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Massacre of the Fashion Dolls
Rachael S. Pankey
I was an
unworldly and naïve eleven years old when twelve of
my beloved Barbie®, Ken®, Midge®, Skipper® and
Tammy® dolls were ruthlessly kidnapped by
prepubescent boys. Barbie® and her entire entourage
were violated, sexually assaulted, and maimed as a
result of this abduction.
All of the victims were mysteriously returned to
their doll boxes from the scene of the crime. Full
disclosure did not take place until we were
dressing for the “Big Saturday Night Date.” To my
horror I was to discover my players on the stage of
life, my teachers of life's early lessons, my
friends and companions had been made suddenly and
violently “anatomically correct!” Crude, makeshift
surgical tools were employed to create genitalia
where none had ever existed.
Even if Forensic scientists existed in 1963, they
were unnecessary to discover that a Hammer + Ice
Pick = Defilement. This crime scene was eerily
replayed in Southern California some 20 years later
when a hapless GI Joe was abducted, stripped,
stabbed, drowned, set on fire, hung, and finally,
tragically, beheaded and left for the dogs to gnaw.
Barbie’s® bosom sported inverted nipples and her
unmentionables bore two obviously artificially
designed orifices. Even the young Skipper®, pert
and innocent, was not spared the ravages of the
evil Boys. Ken’s® injuries were emasculating. A
slight variation of technique allowed Ken’s®
private parts to exhibit a strategically placed
wound. Several strategically placed wounds. It was
assault upon assault. One after another I unveiled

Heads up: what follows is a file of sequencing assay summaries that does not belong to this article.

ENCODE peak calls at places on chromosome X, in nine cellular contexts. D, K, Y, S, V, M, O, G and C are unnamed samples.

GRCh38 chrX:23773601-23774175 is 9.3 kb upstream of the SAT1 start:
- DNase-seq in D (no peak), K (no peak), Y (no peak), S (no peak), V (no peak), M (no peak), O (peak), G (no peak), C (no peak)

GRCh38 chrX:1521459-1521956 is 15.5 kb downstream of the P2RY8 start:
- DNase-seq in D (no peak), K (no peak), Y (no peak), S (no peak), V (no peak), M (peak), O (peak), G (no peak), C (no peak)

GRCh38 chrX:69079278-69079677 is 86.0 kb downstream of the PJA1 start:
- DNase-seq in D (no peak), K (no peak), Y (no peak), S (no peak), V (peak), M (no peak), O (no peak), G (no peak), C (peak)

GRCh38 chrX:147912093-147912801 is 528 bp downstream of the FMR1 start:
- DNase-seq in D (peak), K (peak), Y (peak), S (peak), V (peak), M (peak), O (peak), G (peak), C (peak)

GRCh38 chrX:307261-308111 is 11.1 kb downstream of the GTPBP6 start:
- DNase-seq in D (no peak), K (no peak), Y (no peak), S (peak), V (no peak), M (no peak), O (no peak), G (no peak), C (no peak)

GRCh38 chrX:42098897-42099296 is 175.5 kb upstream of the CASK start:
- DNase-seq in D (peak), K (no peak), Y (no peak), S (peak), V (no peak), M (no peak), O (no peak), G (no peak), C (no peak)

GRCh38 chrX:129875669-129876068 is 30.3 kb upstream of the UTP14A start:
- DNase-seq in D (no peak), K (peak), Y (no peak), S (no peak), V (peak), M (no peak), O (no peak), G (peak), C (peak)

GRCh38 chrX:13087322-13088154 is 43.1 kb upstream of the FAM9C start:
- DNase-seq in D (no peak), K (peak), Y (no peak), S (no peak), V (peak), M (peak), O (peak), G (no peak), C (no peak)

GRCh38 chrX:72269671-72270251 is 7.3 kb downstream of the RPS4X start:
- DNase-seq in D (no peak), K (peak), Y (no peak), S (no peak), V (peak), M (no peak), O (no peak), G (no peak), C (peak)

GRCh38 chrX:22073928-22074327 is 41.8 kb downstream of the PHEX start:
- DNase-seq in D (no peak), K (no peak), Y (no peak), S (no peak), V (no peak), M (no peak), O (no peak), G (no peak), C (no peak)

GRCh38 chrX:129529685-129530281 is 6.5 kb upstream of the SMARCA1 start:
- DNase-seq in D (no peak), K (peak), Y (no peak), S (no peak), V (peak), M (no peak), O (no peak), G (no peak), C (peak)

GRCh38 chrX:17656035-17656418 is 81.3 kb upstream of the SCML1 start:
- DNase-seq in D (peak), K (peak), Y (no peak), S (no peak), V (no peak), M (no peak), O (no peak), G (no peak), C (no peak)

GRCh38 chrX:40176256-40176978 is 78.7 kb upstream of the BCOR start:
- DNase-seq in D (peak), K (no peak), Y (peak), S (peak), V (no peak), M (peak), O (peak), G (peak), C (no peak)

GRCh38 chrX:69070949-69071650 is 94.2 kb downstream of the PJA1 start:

the atrocities left in my doll boxes. My head swam.
My heart raced. I knew no expletive that could be
deleted. I would have destroyed the perpetrators if
I had been taller and stronger.
As it stood, no trial was necessary. No jury
employed. I didn't need a Private Detective to
sleuth the Who’s and Where’s and What’s and Why’s
of this capital crime. It was Boys. And I knew
three boys with ample opportunity, motive and
criminal natures. They were the kind of boys
swiping beers and smokes. The kind of boys who
purloined and smuggled girlie and nudist magazines
to their camp out tents down the bay. Boys passing
from physical obscurity into creepy stinky little
sex perverts. And those three boys, who laughed at
me as I cried and sobbed and hyperventilated with
rage while accusing them of the crime of my
century, those boys were my very own brother and my
two boy cousins.
Hell hath no fury like a sister with exactly 12
innocent sexually mutilated fashion dolls. I
already held my brother in low esteem. He existed.
I had no choice but to communicate occasionally
with him: we lived in the same house, after all.
But I believe I totally ignored the other two for
the remainder of time in memory.
Forty years have passed since this terrible
Massacre of the Barbies® took place. Out of honor
for the dead and deference to the living I will
name no names and point no fingers. I will only
shriek the obvious: young hopped up testosterone
freaks were the cause and indeed the effect of the
death of my innocence and the permanent dent in my
developing sense of trust.
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